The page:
The apostle John tells us that after following Jesus for a short while, Philip went to find his brother Nathanael to tell him that he and Andrew had found The One the prophets had written about. He said, His name is Jesus, the son of Joseph from Nazareth. Nathanael, like brothers everywhere, questioned his brother’s announcement with, Nazareth! Can anything good come from Nazareth? Instead of arguing with him, Philip wisely invited Nathanael to come and see (John 1:43-49). How we wish we could extend to you the same invite. Great things are happening in India! Here is one example.

There was a Hindu family in K Village in North India. After eight or nine failed attempts at making a marriage match for their eldest son, they despaired of ever seeing him married. The disgrace of so many rejections clung to the mother like ivy on a tree. Like good, Hindu mothers everywhere, the mother in this family believed that marriages occurred at the pleasure of the gods. Why did her god not care for her? Why could he not see their plight?

Disheartened, the mother stopped worshiping at the local temple. She watched her eldest son become depressed, and then start to drink. Meanwhile, her second son, Mohit, was despairing for his own future. How would he ever marry with this shame hanging over not just his brother, but the whole family?

One day, a friend of Mohit’s invited him to come with him to visit another village where a house church was meeting. Mohit had never taken part in a Bible study discussion before. At first, he was shy, but soon he grew bold to not only answer questions posed to the group, but also ask his own questions. He loved it. Mohit’s friend finally said, “You can speak boldly and you know many things and speak well. Why not join this group?”

Why not, indeed? Mohit returned the next week. He loved the give-and-take of the Discovery Study process. When he arrived home that night, he told his mother about that night’s discussion. She asked, him, “What are you doing? Where is this meeting? What do you do there?” Mohit told her all about it, confessed to really enjoying the discussions, and ended with, “You should go because many good things are there. Our whole family should go.”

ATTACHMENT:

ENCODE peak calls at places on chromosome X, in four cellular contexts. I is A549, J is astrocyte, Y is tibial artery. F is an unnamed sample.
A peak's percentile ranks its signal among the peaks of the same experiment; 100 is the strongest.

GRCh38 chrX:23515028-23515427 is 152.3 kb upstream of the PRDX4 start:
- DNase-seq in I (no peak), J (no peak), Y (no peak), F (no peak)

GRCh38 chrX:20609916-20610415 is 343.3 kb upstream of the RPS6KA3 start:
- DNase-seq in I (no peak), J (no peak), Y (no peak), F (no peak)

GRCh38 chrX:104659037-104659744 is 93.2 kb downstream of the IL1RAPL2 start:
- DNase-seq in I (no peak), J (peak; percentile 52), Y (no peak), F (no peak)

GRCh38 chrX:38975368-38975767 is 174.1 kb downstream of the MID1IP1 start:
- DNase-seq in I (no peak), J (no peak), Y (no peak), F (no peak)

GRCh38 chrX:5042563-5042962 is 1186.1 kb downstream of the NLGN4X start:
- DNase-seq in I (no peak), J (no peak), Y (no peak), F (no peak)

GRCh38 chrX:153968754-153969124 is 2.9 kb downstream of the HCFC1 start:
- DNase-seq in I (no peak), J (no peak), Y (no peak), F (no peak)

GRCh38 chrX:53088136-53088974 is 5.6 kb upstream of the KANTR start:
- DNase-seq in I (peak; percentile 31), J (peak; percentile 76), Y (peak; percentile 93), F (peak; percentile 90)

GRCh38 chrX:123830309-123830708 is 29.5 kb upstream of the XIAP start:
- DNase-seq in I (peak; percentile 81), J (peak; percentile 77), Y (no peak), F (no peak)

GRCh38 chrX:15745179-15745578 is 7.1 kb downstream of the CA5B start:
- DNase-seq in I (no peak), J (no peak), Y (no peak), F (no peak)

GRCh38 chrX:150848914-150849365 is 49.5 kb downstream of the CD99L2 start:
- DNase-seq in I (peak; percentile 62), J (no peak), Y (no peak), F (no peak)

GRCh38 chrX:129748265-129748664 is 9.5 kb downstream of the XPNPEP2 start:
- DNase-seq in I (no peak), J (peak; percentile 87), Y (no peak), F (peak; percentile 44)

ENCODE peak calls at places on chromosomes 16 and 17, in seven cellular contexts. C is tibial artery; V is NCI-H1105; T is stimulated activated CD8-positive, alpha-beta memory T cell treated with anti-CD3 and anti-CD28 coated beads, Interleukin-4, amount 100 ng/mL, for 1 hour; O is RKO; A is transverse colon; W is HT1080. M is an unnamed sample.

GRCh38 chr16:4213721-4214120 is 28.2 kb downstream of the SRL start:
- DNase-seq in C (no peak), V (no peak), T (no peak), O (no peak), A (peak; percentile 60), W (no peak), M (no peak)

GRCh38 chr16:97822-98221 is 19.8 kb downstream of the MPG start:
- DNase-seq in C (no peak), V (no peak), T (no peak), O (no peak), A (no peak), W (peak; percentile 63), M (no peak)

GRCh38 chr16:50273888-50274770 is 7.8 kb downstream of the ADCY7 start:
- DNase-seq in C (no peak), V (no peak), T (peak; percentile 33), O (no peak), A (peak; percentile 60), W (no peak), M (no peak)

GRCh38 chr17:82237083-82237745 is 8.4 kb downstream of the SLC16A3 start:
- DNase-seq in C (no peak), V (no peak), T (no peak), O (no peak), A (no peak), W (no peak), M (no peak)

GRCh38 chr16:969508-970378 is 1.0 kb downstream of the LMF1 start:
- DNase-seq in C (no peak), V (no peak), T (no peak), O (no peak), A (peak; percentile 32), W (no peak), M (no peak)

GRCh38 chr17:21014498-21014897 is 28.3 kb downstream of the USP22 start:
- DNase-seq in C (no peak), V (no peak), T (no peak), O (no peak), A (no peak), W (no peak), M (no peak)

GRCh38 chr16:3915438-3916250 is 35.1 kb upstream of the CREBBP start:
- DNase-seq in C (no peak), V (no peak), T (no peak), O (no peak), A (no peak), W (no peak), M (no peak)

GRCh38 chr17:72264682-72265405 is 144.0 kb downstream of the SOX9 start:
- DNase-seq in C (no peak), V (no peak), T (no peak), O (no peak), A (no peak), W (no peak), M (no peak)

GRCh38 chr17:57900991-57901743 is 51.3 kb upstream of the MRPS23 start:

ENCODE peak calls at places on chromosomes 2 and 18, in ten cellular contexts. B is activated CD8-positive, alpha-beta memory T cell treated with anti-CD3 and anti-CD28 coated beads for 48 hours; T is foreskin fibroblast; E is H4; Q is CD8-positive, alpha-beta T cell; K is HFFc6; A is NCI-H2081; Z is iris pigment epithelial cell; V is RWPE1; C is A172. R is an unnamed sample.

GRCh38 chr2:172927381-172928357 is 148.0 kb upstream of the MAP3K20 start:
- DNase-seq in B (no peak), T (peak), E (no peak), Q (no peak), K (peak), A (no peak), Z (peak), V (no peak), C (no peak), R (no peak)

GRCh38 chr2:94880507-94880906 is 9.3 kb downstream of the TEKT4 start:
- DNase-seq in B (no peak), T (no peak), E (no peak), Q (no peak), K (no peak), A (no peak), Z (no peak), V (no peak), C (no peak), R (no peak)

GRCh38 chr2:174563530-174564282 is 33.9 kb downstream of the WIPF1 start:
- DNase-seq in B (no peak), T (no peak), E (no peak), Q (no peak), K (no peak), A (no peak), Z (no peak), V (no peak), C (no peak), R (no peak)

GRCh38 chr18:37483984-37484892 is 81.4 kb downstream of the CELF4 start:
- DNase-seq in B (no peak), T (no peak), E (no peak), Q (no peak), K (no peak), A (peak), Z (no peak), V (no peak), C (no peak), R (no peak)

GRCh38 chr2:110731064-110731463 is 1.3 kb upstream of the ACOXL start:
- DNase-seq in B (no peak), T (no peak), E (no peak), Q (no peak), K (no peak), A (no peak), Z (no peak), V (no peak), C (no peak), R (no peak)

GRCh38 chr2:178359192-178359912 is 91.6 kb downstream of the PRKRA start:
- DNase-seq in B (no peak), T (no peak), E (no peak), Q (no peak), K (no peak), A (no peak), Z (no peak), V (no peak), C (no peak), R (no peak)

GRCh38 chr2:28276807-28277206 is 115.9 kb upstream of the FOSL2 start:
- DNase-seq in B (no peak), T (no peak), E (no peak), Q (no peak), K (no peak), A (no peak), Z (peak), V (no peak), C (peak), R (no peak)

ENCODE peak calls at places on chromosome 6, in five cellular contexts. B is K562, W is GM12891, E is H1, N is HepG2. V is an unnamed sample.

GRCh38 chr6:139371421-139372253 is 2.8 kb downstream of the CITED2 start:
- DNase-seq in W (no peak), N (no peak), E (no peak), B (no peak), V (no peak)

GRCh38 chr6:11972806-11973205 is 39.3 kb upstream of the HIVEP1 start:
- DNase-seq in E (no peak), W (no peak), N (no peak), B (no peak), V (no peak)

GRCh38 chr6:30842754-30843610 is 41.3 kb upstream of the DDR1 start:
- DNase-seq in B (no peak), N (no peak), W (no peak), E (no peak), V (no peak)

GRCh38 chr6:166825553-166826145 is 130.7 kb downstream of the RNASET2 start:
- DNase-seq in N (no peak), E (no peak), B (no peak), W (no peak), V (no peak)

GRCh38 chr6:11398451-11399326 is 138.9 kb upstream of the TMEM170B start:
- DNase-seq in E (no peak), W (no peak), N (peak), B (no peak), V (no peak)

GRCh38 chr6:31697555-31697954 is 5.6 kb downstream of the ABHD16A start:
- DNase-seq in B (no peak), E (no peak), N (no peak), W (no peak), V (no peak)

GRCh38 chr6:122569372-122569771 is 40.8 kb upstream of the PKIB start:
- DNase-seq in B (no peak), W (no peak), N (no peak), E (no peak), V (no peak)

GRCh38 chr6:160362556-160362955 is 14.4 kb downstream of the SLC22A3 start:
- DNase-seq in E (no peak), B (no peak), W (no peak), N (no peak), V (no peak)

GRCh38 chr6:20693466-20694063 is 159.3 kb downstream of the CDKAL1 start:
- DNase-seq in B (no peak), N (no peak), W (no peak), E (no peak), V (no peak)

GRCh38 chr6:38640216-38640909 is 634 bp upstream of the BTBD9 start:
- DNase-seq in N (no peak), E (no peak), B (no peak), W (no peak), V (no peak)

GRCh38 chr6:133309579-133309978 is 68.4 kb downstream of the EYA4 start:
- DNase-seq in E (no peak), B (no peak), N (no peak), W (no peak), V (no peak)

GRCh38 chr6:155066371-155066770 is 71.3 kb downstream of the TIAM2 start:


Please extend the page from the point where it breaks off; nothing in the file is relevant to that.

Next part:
And so they did. Mohit’s whole family attended the house church worship service with him. However, on their way home after the meeting, his mother seemed unfazed. No reaction. Had she enjoyed it? Was she offended? Mohit said, “Ma, we should call the leader to come pray for us. My friend says these are good people. I believe all our problems will go away [if they pray for us].”

Little did Mohit know, his mother was quiet during their walk home because she was thinking about an unmarried girl she’d seen at the meeting. After some time, Mohit’s mother and father admitted that they didn’t want to join the group, but they did want to meet with the leader. He visited them in their home, and then, yes, he helped them with the match. Seven months later, Mohit’s older brother married the girl from the meeting. Mohit’s mother exclaimed, “This is a good miracle!” Soon after the wedding, Mohit’s entire family were baptized!

Today Mohit’s mother is excited. She shares with anyone who will listen about Jesus and the changes He made in her family. She tells them, “You don’t have to put your faith in Jesus or believe, but you do have to hear these stories!” To date, Mohit’s mother has shared about Jesus in five other villages, seen 20 Discovery groups started, and has seen whole families baptized together.

In the grand scheme of things, the story of Mohit’s family is pretty small. What is one family compared to a population of 1.3 billion? I read recently that if 1 second is 1 second, 1 billion seconds is 30 years. That’s a huge difference! So, what is one family’s story worth?

Jesus’ brother, James, wrote about small things. He said, a tiny spark can set a great forest fire (James 3:5). Please join us in praying that families like Mohit’s will cause a “forest fire” of love and joy to sweep over the peoples of South Asia.